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On DAA implementation, algorithms and specifications

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Avatar for Fernando
Written by   19
4 months ago

I want to talk about 2 important things that programmers sometimes overlook: Algorithms and Specifications and I will use the DAA implementation as a real example.

For 4 years now I have maintained a multi-currency node (BCH, BTC and LTC) called Knuth (a.k.a. Bitprim).
In November 2017 Bitcoin Cash made its first protocol change after its birth in August of the same year. My job at that time was to update the code of our node to support the protocol changes.

The most important change of the Nov 2017 HF was the Difficulty Adjustment Algorithm, from now DAA.

The algorithm

Here the description of the algorithm.

I do not want to go into detail about the concept of difficulty nor check if DAA is the best algorithm for adjusting difficulty, but I want to review how it was implemented and specified.

Main interests for me are points 2 and 3 of the description of the DAA:

2. Let B_last be chosen[2] from [B_n-2, B_n-1, B_n].
3. Let B_first be chosen[2] from [B_n-146, B_n-145, B_n-144].

Both pointing to the footnote [2]:

2. A block is chosen via the following mechanism: 

Given a list: S = [B_n-2, B_n-1, B_n] 
a. If timestamp(S[0]) greater than timestamp(S[2]) then swap S[0] and S[2]. 
b. If timestamp(S[0]) greater than timestamp(S[1]) then swap S[0] and S[1]. 
c. If timestamp(S[1]) greater than timestamp(S[2]) then swap S[1] and S[2]. 
d. Return S[1]. 

See GetSuitableBlock

ABC Implementation

  • The specification of the algorithm points to its implementation, in a function called GetSuitableBlock. Here the code:

/**
 * To reduce the impact of timestamp manipulation, we select the block we are
 * basing our computation on via a median of 3.
 */
static const CBlockIndex *GetSuitableBlock(const CBlockIndex *pindex) {
    assert(pindex->nHeight >= 3);

    /**
    * In order to avoid a block is a very skewed timestamp to have too much
    * influence, we select the median of the 3 top most blocks as a starting
    * point.
    */
    const CBlockIndex *blocks[3];
    blocks[2] = pindex;
    blocks[1] = pindex->pprev;
    blocks[0] = blocks[1]->pprev;

    // Sorting network.
    if (blocks[0]->nTime > blocks[2]->nTime) {
        std::swap(blocks[0], blocks[2]);
    }

    if (blocks[0]->nTime > blocks[1]->nTime) {
        std::swap(blocks[0], blocks[1]);
    }

    if (blocks[1]->nTime > blocks[2]->nTime) {
        std::swap(blocks[1], blocks[2]);
    }

     // We should have our candidate in the middle now.
    return blocks[1];
}

The algorithm basically creates a sequence, then it sorts and returns the second element.

The complexity in time of this algorithm is:

  • Best case: 0 swaps, 3 comparisons

  • Worst case: 2 swaps, 3 comparisons

  • Average case: 7/6 swaps, 3 comparisons; assuming a uniform distribution of the input data. (*)

Now, look again at the algorithm. An array is being created (using the input data), then it is sorted and the middle element is returned. This is a known algorithm and is called median, in particular, median of 3 elements.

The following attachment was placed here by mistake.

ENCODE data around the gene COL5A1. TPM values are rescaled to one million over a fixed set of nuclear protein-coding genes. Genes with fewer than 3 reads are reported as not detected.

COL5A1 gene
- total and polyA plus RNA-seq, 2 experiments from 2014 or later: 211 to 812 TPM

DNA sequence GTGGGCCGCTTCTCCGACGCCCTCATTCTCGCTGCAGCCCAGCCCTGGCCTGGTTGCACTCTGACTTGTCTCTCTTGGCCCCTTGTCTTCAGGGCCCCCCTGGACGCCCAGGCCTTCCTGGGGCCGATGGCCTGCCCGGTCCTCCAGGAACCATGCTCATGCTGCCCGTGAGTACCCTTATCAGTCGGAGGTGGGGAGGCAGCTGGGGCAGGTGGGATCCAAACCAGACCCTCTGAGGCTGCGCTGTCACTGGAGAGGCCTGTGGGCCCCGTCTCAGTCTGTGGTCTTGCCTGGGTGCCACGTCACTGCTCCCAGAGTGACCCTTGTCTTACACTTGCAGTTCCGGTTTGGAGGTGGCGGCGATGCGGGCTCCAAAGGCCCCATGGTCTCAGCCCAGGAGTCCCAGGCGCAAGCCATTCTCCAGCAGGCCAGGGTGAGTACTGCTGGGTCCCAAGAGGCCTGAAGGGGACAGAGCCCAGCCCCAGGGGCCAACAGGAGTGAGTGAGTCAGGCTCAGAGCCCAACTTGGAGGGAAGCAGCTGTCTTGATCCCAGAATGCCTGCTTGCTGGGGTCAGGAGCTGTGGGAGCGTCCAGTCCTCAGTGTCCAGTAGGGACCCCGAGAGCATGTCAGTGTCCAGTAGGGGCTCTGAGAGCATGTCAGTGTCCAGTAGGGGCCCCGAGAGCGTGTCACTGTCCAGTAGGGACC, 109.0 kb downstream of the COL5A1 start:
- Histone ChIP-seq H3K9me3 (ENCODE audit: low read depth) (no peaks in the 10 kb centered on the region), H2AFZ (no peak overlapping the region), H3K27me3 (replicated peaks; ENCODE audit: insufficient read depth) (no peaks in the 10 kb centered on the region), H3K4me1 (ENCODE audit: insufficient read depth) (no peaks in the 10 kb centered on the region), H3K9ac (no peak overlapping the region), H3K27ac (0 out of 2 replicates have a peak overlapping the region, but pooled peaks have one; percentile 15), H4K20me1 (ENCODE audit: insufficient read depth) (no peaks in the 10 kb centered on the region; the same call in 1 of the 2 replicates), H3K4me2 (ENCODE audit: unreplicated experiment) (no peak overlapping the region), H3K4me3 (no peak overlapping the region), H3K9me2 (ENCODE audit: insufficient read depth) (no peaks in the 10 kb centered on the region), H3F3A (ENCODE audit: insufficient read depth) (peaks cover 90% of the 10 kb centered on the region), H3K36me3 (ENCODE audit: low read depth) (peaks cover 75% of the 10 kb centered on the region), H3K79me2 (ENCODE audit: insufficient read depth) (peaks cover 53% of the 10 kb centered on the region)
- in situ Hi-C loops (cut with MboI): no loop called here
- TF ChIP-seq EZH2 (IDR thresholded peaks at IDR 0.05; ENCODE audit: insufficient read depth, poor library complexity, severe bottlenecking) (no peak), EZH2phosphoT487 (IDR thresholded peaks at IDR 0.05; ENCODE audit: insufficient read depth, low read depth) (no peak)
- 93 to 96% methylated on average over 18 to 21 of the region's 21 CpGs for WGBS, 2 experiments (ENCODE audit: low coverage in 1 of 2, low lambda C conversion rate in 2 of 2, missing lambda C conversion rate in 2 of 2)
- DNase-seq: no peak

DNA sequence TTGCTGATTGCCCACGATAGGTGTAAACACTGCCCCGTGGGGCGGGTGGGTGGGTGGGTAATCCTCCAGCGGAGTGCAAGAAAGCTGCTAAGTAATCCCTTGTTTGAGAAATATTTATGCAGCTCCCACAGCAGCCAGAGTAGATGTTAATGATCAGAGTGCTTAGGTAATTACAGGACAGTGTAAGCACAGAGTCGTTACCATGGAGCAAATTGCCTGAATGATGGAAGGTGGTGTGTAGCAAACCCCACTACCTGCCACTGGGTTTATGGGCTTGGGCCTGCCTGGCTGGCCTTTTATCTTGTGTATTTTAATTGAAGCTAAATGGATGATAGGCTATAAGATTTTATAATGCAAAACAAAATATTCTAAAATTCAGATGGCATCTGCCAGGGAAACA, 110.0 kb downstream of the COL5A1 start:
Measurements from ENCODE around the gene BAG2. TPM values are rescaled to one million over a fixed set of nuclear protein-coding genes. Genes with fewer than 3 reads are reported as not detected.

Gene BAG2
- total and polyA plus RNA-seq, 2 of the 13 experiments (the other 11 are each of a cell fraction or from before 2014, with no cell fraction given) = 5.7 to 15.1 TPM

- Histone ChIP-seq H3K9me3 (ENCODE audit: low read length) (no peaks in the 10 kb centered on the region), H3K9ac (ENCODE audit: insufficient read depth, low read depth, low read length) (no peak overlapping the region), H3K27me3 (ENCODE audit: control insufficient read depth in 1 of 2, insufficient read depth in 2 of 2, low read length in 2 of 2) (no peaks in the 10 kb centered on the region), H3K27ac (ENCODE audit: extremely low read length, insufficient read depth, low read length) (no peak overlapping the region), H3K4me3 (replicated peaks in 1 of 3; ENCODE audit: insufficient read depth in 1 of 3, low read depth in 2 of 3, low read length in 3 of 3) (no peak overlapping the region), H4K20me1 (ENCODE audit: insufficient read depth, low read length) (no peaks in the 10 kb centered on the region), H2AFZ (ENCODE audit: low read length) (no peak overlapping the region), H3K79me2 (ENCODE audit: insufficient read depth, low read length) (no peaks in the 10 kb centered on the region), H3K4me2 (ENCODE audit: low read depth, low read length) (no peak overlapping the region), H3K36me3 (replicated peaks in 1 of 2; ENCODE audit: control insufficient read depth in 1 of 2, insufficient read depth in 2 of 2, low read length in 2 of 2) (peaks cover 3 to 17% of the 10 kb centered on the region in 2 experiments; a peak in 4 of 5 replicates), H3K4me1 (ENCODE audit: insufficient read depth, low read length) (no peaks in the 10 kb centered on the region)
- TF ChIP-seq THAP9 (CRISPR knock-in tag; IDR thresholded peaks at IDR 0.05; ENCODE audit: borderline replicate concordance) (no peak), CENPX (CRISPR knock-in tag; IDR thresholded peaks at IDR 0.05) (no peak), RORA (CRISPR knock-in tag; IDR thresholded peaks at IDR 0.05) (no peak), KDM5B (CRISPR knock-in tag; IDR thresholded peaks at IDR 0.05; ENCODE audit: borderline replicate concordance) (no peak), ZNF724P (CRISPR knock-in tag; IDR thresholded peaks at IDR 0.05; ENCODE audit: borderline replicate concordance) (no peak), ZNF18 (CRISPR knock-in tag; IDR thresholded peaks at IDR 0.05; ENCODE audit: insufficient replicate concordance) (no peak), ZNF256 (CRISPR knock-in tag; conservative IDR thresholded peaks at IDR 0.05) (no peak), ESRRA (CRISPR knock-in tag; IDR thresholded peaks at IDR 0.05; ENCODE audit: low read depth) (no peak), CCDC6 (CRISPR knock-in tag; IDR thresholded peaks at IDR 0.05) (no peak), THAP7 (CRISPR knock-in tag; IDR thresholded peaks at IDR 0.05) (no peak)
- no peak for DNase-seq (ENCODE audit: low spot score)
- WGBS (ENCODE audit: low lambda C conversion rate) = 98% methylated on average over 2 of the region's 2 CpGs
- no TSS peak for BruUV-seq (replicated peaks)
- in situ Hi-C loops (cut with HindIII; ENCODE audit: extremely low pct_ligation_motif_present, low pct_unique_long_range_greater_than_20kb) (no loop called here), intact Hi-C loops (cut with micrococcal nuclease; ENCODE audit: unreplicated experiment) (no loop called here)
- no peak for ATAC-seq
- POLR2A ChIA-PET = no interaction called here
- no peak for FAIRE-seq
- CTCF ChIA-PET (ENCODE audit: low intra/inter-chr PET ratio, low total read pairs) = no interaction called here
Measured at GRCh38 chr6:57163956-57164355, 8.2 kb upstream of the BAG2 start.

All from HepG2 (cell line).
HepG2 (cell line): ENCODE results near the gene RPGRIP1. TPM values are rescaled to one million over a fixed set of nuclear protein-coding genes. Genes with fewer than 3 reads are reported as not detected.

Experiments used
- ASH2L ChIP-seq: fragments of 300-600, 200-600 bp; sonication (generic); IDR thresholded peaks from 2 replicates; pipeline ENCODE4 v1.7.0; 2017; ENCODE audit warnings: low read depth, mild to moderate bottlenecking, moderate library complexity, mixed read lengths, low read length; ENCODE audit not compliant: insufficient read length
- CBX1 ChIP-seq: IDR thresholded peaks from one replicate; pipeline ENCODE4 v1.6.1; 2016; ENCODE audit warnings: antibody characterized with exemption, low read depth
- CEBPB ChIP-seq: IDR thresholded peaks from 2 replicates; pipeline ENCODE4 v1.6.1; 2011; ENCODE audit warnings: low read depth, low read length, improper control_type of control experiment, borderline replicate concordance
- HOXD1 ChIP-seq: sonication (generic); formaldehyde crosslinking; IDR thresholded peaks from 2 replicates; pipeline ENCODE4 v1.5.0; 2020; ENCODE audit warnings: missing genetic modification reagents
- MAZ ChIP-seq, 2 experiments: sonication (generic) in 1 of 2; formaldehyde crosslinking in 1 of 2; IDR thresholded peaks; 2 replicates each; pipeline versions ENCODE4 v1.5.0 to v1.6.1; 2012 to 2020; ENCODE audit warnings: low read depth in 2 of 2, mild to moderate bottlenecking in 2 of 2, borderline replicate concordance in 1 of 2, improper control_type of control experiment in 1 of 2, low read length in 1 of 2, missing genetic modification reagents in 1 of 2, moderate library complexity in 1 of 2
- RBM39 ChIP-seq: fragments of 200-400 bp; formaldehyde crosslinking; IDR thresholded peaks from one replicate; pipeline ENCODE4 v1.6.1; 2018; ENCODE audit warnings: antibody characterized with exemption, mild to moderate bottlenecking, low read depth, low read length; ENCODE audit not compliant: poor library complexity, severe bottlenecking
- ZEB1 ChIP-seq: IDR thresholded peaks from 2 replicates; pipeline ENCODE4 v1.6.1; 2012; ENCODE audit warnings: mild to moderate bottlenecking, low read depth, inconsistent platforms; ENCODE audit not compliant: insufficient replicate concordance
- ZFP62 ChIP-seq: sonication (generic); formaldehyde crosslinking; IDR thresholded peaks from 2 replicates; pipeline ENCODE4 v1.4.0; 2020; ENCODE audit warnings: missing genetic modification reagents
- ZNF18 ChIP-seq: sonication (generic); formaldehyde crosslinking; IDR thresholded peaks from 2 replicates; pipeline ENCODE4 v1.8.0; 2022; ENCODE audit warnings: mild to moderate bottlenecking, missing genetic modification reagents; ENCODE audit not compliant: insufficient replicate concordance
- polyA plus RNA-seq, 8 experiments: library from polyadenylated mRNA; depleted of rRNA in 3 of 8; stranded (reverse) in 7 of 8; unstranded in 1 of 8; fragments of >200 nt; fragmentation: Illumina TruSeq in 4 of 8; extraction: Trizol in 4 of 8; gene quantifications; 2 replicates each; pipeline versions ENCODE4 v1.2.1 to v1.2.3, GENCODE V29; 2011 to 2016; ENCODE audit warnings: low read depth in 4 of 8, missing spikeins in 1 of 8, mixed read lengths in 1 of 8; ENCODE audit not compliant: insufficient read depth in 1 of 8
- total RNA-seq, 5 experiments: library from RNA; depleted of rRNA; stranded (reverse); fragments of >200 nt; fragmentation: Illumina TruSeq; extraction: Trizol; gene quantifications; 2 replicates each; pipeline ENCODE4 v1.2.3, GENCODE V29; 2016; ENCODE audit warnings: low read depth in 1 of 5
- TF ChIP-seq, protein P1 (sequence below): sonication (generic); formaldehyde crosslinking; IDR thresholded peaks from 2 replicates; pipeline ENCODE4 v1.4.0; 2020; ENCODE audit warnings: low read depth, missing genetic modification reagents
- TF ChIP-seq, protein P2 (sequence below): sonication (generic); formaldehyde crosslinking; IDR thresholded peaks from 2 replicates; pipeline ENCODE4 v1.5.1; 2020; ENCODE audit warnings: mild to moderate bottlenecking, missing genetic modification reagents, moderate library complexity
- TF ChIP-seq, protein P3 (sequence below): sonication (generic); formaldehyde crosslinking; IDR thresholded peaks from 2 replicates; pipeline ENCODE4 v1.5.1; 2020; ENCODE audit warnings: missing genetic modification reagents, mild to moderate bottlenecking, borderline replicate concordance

The median is a selection algorithm. Unlike sorting (inplace sorting) algorithms, it is assumed that selection algorithms should not modify the input data, they just have to return one of the element of the input sequence.

Median of 3 algorithm

Here a sketch of how the median of 3 algorithm should be correctly implemented in C++:

template <TotallyOrdered T>
auto median_3_ab(T const& a, T const& b, T const& c) {
    // precondition: a <= b
    
    return ! (c < b) ? b :        // a, b, c are sorted
                       max(a, c); // b is not the median
}

template <TotallyOrdered T>
auto median_3(T const& a, T const& b, T const& c) {
    return b < a ? median_3_ab(b, a, c) 
                 : median_3_ab(a, b, c);
}

(I use PascalCase for naming C++ Concepts, like TotallyOrdered, same convention as in EoP)

I leave the analysis of the code for the reader, for the lazy: what the algorithm does is simply select the middle element between ab and c, pretending that the 3 were sorted in ascending order. It does this without mutating or reordering the input data.

The time complexity of median_3 is:

  • Best case: 0 swaps, 2 comparisons

  • Worst case: 0 swaps, 3 comparisons

  • Average case: 0 swaps, 8/3 comparisons; assuming a uniform distribution of the input data.

Now, we could use our new algorithm in the original GetSuitableBlock function:

static 
CBlockIndex const* GetSuitableBlockNewVersion(CBlockIndex const* pindex) {
    assert(pindex->nHeight >= 3);
    return &median_3(*pindex->pprev->pprev, 
                     *pindex->pprev, 
                     *pindex);
}

Before continuing, we have to fix something:
We do not know how the natural ordering is specified in the CBlockIndex class, so we need to sort by the timestamp of the block (nTime attribute).
We need a version of median_3 that accepts a form of comparison specified by the user: we need a function to accept a strict weak ordering relation (for more information see here). So:

template <Regular T, StrictWeakOrdering R>
auto median_3_ab(T const& a, T const& b, T const& c, R r) {
    // precondition: a <= b
    
    return ! r(c, b) ? b :           // a, b, c are sorted
                       max(a, c, r); // b is not the median
}

template <Regular T, StrictWeakOrdering R>
auto median_3(T const& a, T const& b, T const& c, R r) {
    return r(b, a) ? median_3_ab(b, a, c, r) 
                   : median_3_ab(a, b, c, r);
}

Now, we can correctly implement GetSuitableBlockNewVersion, comparing by nTime:

static 
CBlockIndex const* GetSuitableBlockNewVersion(CBlockIndex const* pindex) {
    assert(pindex->nHeight >= 3);
    return &median_3(*pindex->pprev->pprev, 
                     *pindex->pprev, 
                     *pindex, 
                     [](auto const& a, auto const& b){
                         return a.nTime < b.nTime;
                     });
}

Well, I think we are ready! hmm... wait...
Let's check one more thing:

Testing stability

struct CBlockIndex {
    size_t nHeight;
    size_t nTime;
    CBlockIndex* pprev;
};

int main() {
    CBlockIndex ba {1, 1558731501, nullptr};
    CBlockIndex bb {2, 1558731501, &ba}; //note, same nTime as previous one
    CBlockIndex bc {3, 1558731500, &bb};

    auto r = GetSuitableBlockNewVersion(&bc);
    cout << "GetSuitableBlockNewVersion: " << r->nHeight << endl;

    r = GetSuitableBlock(&bc);
    cout << "GetSuitableBlock:           " << r->nHeight << endl;
}

The code above prints:

GetSuitableBlockNewVersion: 1
GetSuitableBlock:           2